Monthly Archives: October 2020

Networks and blocs: metahistorical reflections

by Dr. Peter Hill (Northumbria University) Introduction The reflections that follow are frankly metahistorical. I am fully conscious of the fact that, to be more than interesting speculations, they need to be dragged back into a fuller contact with empirical reality. But to me the most stimulating aspect of the discussion group in which they originated, and the aspect which marked this off most clearly from most discussions among historians, was precisely its meta-historical dimension. This, I think, has enabled to see, and question, some of the shapes within which our more empirical work generally moves – and also to play, speculatively, with these shapes. These reflections may still be read, of course, as presumptuous, irrelevant, or both. Many of the problems I point to are old news, and many of the things I propose historians have been doing, in empirical practice, for a long time. But I believe that an attention to the meta-historical can help to clarify our purposes as historians, and I hope that these suggestions will stimulate, if they do not convince. I. Geography One of the starting-points of the ‘Political Economy and Culture’ reading group was an earlier, now often forgotten and rather unfashionable, set […]

The Government of Culture

by Dr. Chihab El Khachab (King’s College, Cambridge) How can we integrate analyses of ‘cultural’ phenomena within a broader set of political and economic relations? Peter Hill and I returned to this question time and again during our long conversations prior to the creation of the Political Economy and Culture group. Based on our different research materials and methods, we both came up with different answers. Working on nineteenth-century Arabic literature, Peter tried to connect texts with the political and economic circumstances of their writers: to what extent did form and content relate to the transformations of capitalism? What difference did it make to integrate an analysis of capitalist production into textual interpretation? Working with living cultural producers in the contemporary Egyptian film industry, on my part, I had a different way to connect the visible labour of filmmaking with hierarchies of creative decision-making, cash flows, and interactions with state agents. One can construct a model of the industry’s political economy out of these embodied relationships in a way that is unreachable through texts. In August 2018, I went to Cairo intent on beginning a new project about bureaucratic authority in Egypt. I wanted to understand why the state’s bureaucracy […]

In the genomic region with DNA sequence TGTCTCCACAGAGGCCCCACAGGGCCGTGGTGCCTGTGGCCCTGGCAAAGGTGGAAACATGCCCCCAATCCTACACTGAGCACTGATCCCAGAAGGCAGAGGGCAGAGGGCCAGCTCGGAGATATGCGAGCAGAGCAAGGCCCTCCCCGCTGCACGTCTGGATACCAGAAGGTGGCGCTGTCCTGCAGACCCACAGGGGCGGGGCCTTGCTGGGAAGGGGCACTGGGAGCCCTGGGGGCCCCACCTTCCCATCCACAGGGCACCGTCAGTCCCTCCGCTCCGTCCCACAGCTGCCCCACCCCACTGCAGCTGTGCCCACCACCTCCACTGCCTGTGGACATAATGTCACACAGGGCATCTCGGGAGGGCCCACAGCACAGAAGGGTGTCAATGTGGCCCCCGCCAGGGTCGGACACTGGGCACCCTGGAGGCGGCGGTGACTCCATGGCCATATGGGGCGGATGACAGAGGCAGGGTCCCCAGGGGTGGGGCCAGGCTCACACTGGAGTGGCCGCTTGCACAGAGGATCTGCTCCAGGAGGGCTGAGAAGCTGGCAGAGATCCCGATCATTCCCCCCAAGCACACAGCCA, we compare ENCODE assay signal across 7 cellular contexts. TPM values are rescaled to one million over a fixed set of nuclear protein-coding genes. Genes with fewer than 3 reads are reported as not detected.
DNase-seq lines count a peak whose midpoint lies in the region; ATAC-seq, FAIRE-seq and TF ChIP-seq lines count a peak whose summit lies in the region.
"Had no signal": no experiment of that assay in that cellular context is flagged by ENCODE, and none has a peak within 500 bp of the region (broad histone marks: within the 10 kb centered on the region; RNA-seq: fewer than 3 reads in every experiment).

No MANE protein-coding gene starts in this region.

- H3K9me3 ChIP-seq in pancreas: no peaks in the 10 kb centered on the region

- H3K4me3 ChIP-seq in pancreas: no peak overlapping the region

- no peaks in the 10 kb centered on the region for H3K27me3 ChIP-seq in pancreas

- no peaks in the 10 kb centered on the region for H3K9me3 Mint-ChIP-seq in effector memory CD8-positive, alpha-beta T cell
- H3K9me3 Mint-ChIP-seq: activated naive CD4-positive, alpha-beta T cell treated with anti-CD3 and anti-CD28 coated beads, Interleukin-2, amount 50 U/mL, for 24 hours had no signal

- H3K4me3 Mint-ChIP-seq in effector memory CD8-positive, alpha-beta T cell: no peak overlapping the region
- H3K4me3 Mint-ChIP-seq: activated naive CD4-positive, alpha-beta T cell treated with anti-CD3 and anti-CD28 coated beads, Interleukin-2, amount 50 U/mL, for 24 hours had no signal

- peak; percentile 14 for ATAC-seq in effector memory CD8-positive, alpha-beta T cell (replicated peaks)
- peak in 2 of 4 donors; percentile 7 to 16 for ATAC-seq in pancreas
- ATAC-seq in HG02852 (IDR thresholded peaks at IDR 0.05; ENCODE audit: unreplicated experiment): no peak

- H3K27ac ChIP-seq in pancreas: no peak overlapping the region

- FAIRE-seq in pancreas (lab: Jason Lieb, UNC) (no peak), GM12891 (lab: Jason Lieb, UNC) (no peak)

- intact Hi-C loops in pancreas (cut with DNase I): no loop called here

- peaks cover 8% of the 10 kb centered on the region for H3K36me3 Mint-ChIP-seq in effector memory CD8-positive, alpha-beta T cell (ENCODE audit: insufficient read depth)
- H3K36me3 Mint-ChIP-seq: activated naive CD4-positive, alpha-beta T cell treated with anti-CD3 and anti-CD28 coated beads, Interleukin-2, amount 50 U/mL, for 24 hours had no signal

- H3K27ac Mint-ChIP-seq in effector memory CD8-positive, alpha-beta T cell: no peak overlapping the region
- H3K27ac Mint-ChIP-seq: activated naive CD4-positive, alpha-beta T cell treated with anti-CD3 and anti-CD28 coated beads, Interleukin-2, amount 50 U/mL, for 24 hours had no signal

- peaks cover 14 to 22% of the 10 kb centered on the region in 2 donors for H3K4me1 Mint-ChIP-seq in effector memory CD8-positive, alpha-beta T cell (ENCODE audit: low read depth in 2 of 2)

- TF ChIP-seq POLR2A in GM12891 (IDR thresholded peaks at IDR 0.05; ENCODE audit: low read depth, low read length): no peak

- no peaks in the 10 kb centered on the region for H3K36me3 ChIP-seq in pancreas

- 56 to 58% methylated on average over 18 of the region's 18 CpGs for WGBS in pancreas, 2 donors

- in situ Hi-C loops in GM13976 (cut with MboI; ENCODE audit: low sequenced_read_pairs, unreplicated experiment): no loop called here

Diya Gupta Joins the Royal Historical Society as Their Past & Present Fellow: Race, Ethnicity & Equality in History Fellow 2020-22

Received from the Royal Historical Society The post below originally appeared on the Royal Historical Society website – it is reproduced with permission The RHS is delighted to welcome Dr Diya Gupta as our new Past & Present Fellow: Race, Ethnicity & Equality in History. Dr Gupta will work with the Royal Historical Society and the Institute for Historical Research to develop and take forward the work of the RHS Race, Ethnicity & Equality Working Group (REEWG), and will combine this with developing her own research interests and her first book, based on her doctoral research. Diya completed her PhD in 2019 at King’s College London, where she studied Indian experiences and literature of the Second World War. In her work, alongside colonial photographs, she analyses letters, memoirs, political philosophy and literary texts in English and Indian languages to reveal the intensity and influence of Indian war emotions. Dr Gupta takes over from the previous Past & Present Fellow, Dr Shahmima Akhtar, who has taken up a permanent lectureship at Royal Holloway, University of London. We wish Dr Akhtar all the best in her new position, and many thanks for all her work at the RHS and IHR. We thank the Past & […]

“Decolonisation is also a movement of money” – Interview with Past & Present Author Vanessa Ogle

by the Past & Present editorial team Dr. Vanessa Ogle (University of California, Berkeley) whose article “‘Funk Money’: The End of Empires, The Expansion of Tax Havens, and Decolonization as an Economic and Financial Event” is currently avaliable on advanced access and will be published in the November 2020 edition of Past & Present, has been interviewed by International Politics and Society. See a short snippet of their interview below, and visit their site to read the full piece. Q. When we hear “decolonisation”, we may first think of mass protests, independence movements, armed conflict, racism, migration and so on. But you attempt to reconceptualise it as an economic and financial event that led to the expansion and consolidation of tax havens. How did you come to research that and why is it important? A. I came across the fact that people, upon leaving the colonies, sent money to tax havens when I was working on a broader book project on the history of the offshore world, offshore finance and tax havens. And this history goes back much further. It basically starts in the late 19th century. Back then, tax havens such as Switzerland and certain US States really come into […]